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Rockingham Council Offices, 21 April 1997: transcript of doorstop [Colston; Wik]

EOE

JOURNALIST: Well, there's conflicting advice today on whether the Senate should go ahead with a contempt inquiry and whether that might hamper any police inquiry or any subsequent legal proceedings against Mal Colston. What do you think?

BEAZLEY: Well, let me make absolutely clear that we don't want, and the Senate does not need, a consideration of the legal issues surrounding the question of whether or not Senator Colston has inappropriately operated his various allowances and accounts. That is not required and ought not to be a part of any Senate inquiry. What the Senate must inquire into is whether or not it was misled. And that doesn't involve the legal issues that surround those concerns which are now the matter of a police inquiry. It is a much simpler matter. Did Senator Colston knowingly mislead the Senate when he gave his explanation as to the cause of him having claimed for matters which he was not entitled? These are two separate issues and the Clerk of the Senate is perfectly correct in that and an inquiry that went forward on that basis would be capable of structuring itself in such a way as not to interfere with the legal concerns.

JOURNALIST: Do you think the Government's just looking for a way to kind of back off the Senate inquiry?

BEAZLEY: The Government is giving optimal protection to Mal Colston. They own Mal. They have for the last nine months and every step they take is a reluctant step backwards, giving him optimal opportunity to evade his responsibilities. And the Prime Minister's announcements in relation to him a week or two ago were no different from that.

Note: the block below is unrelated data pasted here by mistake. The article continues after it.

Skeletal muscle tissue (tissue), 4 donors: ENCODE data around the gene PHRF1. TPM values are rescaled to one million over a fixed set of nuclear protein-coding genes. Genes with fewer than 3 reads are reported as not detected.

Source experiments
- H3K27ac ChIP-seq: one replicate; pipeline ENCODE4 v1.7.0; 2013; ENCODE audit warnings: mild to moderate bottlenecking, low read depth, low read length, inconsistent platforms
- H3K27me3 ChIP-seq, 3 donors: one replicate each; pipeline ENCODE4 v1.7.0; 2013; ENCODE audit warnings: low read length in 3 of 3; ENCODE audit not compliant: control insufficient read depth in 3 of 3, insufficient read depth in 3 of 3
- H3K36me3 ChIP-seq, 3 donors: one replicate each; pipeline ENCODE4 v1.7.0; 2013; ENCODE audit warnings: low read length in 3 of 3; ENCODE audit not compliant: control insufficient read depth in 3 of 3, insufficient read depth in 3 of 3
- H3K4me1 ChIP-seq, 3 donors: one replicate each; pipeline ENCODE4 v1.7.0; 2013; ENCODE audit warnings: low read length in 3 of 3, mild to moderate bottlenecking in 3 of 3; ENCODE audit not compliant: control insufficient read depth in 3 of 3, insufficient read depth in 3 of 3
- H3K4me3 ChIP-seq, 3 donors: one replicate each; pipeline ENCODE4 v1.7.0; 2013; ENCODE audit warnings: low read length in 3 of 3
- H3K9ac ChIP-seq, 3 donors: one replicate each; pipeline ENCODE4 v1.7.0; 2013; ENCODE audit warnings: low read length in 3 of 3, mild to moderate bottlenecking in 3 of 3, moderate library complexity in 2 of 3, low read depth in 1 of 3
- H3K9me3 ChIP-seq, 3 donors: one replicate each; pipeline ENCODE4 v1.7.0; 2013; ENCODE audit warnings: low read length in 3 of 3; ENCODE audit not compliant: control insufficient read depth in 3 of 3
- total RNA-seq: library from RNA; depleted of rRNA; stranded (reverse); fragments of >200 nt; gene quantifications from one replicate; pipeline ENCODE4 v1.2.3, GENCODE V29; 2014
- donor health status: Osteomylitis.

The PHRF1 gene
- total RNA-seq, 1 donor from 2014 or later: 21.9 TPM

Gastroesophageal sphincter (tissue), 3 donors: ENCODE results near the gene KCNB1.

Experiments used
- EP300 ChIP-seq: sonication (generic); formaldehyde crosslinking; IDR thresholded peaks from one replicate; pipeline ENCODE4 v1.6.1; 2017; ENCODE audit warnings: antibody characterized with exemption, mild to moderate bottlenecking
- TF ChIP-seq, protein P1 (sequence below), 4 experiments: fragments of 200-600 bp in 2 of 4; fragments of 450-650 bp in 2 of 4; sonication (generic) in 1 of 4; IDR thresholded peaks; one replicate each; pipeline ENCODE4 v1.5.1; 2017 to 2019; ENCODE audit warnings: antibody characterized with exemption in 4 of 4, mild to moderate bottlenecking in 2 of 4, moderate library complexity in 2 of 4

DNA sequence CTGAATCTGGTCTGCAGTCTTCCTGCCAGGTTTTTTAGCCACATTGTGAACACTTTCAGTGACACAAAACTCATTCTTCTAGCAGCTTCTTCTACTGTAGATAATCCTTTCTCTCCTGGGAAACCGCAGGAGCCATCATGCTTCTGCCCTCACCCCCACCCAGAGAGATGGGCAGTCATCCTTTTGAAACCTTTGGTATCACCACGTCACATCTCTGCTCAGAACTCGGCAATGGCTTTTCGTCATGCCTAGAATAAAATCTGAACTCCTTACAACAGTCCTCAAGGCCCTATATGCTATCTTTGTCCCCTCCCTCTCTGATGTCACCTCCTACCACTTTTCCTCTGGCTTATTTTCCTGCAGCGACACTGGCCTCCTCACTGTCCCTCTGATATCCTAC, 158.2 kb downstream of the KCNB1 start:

JOURNALIST: Why did you decide back in 1983 not to press ahead or investigate further with the Colston allegations when you, despite recommendations, that you had from Mr Holdich?

BEAZLEY: There were a whole range of considerations that were gone into at the time. And what the documentation now revealed absolutely emphasises are these things: firstly, we did exactly what the previous government had done in relation to Mr Colston for similar sorts of concerns. Secondly, we put a great deal of effort into it and at the end of the day, those bureaucrats concerned ticked off on the outcome that we reached. The difference between our approach and that of our predecessors, and remember most of these concerns arose while they were in government, not when we were in government, the difference between us is that we actually pursued the bloke. We actually went after him to get him to regularise his arrangements. And I think that in the time and the nature of those particular offences, that was an appropriate response.

JOURNALIST: You obviously didn't pursue him enough though, did you?